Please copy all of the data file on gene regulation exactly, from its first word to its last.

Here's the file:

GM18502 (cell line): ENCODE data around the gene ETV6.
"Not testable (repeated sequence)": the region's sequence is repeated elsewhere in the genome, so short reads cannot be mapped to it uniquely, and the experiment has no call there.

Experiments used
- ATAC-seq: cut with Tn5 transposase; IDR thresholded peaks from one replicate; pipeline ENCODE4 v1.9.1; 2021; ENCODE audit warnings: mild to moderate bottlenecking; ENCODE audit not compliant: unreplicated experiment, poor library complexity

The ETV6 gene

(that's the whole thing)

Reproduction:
GM18502 (cell line): ENCODE data around the gene ETV6.
"Not testable (repeated sequence)": the region's sequence is repeated elsewhere in the genome, so short reads cannot be mapped to it uniquely, and the experiment has no call there.

Experiments used
- ATAC-seq: cut with Tn5 transposase; IDR thresholded peaks from one replicate; pipeline ENCODE4 v1.9.1; 2021; ENCODE audit warnings: mild to moderate bottlenecking; ENCODE audit not compliant: unreplicated experiment, poor library complexity

The ETV6 gene